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J Dent Res. 2011 May;90(5):552-60. doi: 10.1177/0022034510384626. Epub 2010 Oct 6.

Fluoride's effects on the formation of teeth and bones, and the influence of genetics.

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Department of Pediatric Dentistry, School of Dentistry, University of North Carolina at Chapel Hill, 228 Brauer Hall, CB# 7450, Chapel Hill, NC 27599, USA.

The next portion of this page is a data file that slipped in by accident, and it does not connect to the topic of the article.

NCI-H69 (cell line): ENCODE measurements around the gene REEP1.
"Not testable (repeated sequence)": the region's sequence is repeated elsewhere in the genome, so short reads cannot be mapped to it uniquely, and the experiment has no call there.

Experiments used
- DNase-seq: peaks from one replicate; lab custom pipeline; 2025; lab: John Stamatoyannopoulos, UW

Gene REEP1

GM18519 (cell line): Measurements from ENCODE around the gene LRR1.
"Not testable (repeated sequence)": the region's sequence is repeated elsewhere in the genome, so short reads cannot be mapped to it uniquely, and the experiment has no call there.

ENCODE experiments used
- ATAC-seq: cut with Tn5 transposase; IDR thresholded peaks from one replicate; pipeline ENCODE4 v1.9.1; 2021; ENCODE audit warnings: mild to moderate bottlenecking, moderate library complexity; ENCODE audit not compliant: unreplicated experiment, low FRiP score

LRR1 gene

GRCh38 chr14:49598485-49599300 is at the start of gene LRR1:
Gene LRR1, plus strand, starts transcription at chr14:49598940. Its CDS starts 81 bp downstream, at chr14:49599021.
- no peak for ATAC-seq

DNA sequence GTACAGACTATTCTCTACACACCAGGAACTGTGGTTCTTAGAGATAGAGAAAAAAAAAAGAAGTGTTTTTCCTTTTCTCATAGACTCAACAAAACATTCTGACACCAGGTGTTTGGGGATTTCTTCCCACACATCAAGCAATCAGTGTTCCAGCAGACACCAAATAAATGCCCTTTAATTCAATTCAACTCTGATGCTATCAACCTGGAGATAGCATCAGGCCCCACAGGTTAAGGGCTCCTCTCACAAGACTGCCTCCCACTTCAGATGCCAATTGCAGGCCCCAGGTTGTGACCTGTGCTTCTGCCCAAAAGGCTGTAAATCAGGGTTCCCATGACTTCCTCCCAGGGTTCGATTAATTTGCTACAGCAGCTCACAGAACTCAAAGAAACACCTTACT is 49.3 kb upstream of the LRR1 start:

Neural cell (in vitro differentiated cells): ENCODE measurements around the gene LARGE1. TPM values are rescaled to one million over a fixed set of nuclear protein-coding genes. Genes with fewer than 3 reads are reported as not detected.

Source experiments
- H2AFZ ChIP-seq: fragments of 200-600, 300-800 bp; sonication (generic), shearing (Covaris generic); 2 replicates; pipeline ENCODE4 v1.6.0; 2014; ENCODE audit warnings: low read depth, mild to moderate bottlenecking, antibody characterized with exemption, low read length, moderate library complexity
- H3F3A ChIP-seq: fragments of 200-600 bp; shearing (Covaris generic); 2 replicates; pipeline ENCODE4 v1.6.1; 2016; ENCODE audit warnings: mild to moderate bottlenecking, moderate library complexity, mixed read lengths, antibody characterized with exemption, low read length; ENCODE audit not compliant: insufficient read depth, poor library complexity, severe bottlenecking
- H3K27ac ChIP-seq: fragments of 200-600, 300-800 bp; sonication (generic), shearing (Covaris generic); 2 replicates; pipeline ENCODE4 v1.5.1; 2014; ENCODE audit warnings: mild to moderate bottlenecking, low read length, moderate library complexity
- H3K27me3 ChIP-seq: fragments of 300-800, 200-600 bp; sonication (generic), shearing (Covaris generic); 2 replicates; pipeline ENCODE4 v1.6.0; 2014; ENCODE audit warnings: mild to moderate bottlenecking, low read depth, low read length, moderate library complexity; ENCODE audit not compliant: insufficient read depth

Fluorides are present in the environment. Excessive systemic exposure to fluorides can lead to disturbances of bone homeostasis (skeletal fluorosis) and enamel development (dental/enamel fluorosis). The severity of dental fluorosis is also dependent upon fluoride dose and the timing and duration of fluoride exposure. Fluoride's actions on bone cells predominate as anabolic effects both in vitro and in vivo. More recently, fluoride has been shown to induce osteoclastogenesis in mice. Fluorides appear to mediate their actions through the MAPK signaling pathway and can lead to changes in gene expression, cell stress, and cell death. Different strains of inbred mice demonstrate differential physiological responses to ingested fluoride. Genetic studies in mice are capable of identifying and characterizing fluoride-responsive genetic variations. Ultimately, this can lead to the identification of at-risk human populations who are susceptible to the unwanted or potentially adverse effects of fluoride action and to the elucidation of fundamental mechanisms by which fluoride affects biomineralization.

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